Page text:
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6-Regulation: U.S. food and soy industry on EU GE food and feedregulation

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                                  PART I
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TITLE:  ASA: Frustrated by EU Biotech Rules
SOURCE: AGWeb, USA, by Julianne Johnston
DATE:   Jul 3, 2003

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ASA: Frustrated by EU Biotech Rules

The American Soybean Association (ASA) expressed frustration the European
Union (EU) has decided to adopt new regulations on mandatory traceability
and mandatory labeling of biotech or biotech-derived products that will
further restrict access for U.S. soybeans and soybean products while
negatively impacting EU consumers.

"It is a sad day for the world when European politicians decide they know
more than the scientific studies about food safety," said ASA First Vice
President Ron Heck. "These new rules are highly discriminatory and are so
commercially infeasible that food manufacturers wanting to market their
products in the EU will inevitably continue the trend to reformulate
their products to remove the biotech ingredients from their products
rather than be stigmatized by a biotech label."

More than seven years ago, governments in Europe and in more than 30
other countries evaluated and then declared that soybeans grown from
biotech-enhanced seeds are safe for human and animal consumption, and
safe for the environment as well. During all this time, literally
billions of people have eaten products that contain biotech soybean
ingredients. Scientific studies have repeated confirmed the safety of
these biotech soybean products. Now the EU intends to put labels on
products made from soybeans that will give consumers the false impression
that there is some increased risk associated with eating these products.

"The EU claims that these new rules will somehow restore consumer
confidence and allow consumers to choose what they eat," Heck said. "To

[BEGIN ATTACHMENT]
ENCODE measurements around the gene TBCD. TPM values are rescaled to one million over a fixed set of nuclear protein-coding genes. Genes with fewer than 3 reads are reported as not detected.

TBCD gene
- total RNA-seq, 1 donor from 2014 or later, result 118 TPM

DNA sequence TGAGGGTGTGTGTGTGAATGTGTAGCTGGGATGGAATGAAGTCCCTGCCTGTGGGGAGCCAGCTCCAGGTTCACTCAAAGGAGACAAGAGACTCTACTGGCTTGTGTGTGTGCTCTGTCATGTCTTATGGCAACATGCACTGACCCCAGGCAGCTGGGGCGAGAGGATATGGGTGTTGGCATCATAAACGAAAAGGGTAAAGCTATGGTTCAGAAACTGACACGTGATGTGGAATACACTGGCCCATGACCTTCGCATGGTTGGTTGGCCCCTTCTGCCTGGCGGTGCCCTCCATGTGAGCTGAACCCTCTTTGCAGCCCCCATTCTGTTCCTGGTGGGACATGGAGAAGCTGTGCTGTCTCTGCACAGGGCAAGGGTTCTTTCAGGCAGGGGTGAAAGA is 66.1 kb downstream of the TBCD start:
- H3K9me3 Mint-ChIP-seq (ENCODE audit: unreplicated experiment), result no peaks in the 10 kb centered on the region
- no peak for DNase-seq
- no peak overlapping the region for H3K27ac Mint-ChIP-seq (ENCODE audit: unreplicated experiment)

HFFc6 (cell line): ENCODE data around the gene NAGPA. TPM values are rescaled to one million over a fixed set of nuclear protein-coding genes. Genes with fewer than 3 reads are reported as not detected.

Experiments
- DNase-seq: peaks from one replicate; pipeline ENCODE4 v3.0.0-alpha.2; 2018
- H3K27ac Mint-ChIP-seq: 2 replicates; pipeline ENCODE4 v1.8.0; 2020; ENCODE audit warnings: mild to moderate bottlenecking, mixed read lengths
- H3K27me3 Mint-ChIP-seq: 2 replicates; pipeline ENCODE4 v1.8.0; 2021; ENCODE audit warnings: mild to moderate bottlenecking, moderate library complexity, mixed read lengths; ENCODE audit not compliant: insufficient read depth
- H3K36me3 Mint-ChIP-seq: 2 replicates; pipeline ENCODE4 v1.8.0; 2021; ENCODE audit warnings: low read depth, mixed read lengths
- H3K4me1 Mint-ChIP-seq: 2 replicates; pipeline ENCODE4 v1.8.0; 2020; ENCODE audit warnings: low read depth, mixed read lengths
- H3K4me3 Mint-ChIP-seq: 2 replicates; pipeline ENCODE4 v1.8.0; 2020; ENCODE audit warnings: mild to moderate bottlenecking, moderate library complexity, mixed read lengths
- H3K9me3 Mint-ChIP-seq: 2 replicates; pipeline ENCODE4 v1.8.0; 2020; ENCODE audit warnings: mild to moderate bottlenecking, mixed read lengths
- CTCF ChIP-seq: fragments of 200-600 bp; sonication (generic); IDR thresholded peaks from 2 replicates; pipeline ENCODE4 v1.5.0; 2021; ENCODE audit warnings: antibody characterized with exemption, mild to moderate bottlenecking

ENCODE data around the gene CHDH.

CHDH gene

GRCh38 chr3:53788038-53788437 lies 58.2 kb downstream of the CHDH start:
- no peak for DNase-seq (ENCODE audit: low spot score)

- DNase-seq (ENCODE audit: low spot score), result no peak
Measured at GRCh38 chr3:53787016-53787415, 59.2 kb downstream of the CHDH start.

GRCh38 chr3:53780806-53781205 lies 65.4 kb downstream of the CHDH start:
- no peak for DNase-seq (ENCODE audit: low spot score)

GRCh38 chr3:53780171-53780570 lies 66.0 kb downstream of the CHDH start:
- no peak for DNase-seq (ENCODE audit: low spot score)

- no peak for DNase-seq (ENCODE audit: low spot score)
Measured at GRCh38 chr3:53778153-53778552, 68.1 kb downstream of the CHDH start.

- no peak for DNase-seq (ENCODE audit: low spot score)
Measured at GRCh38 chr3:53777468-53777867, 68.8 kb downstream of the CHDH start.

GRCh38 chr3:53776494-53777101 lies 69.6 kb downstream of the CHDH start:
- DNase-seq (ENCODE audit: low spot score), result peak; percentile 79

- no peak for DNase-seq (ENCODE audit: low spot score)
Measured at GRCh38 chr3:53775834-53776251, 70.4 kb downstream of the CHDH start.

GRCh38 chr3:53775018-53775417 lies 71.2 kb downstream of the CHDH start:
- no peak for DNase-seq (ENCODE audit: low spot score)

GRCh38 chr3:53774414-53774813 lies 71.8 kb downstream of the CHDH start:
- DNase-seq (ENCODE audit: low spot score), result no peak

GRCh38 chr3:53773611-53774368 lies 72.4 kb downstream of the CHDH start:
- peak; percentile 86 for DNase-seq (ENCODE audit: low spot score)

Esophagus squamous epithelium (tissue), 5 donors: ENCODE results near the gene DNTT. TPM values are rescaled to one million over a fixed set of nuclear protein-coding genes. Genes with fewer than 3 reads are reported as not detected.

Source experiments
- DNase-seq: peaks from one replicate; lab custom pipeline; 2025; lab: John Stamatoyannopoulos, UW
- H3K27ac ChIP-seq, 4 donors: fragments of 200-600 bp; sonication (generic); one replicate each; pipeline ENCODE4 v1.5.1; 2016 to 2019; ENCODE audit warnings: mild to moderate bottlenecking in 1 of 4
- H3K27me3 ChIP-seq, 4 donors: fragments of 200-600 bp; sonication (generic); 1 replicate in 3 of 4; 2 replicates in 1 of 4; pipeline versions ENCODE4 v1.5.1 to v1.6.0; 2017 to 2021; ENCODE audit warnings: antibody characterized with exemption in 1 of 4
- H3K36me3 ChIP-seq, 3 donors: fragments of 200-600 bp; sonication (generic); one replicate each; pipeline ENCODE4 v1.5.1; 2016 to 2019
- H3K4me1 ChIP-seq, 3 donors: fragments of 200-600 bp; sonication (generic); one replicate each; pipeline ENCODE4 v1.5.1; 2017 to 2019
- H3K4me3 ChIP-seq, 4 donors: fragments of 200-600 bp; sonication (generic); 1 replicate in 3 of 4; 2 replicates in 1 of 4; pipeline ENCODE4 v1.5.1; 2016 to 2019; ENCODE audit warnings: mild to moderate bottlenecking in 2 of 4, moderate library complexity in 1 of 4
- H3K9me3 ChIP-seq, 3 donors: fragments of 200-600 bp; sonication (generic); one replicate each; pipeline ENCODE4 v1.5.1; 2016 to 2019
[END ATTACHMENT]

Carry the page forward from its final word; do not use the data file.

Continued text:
appreciate the hypocrisy in that statement, one only need understand that
major food manufacturers have already stated publicly that they will not
put 'GMO warning labels' on their products. How will these rules help
give European consumers a 'right to choose' when the products containing
biotech ingredients are eliminated from store shelves?

While the EU is discriminating against biotech products imported from the
United States and other countries, the same rules do not extend to
biotech processing aids, such as enzymes, amino acids, and vitamins
widely used in EU food production, says ASA. Nearly all the manufacturers
of these biotech processing aids are European companies.

"The EU is perpetrating a fraud on consumers," Heck said. "Just when
consumers think they can avoid a technology they don't understand, their
own food companies will be permitted to use all kinds of genetically
engineered materials in products like cheese and beer without any GMO
labeling requirements whatsoever."

Biotech-enhanced soybeans are widely planted in the United States,
Argentina and Brazil. Together, these three countries represent 90
percent of the world's soybean export trade. Compliance with the new
traceability regulations by exporters and food processors will be costly,
onerous, and unworkable given the realities of bulk commodity production,
marketing, transport, and food processing, says the group.

The new rules will require labeling for products such as soybean oil
"derived" from biotech soybeans even though no modified DNA or protein
can be detected in refined soybean oil. This is because it is impossible
to scientifically determine if such oil is of "biotech origin" or not.
ASA believes that such process-based labeling could lead to massive
fraud, and inevitably, again undermine public confidence in the EU food
regulatory system.

Many Europeans also claim to be concerned about the environment, yet
these new rules discriminate against biotech products that have allowed
farmers to reduce the amount of insecticides and pesticides applied to
their fields, and use of products that biodegrade more quickly. According
to the National Center for Food & Agriculture Policy, eight biotech
cultivars adopted by U.S. growers reduced pesticide use by 46 million
pounds in 2001.

Europeans also say they are concerned about conservation, yet these new
rules are jeopardizing farmer access to technologies that allow reduced
tillage practices in soybeans, which saved 247 million tons of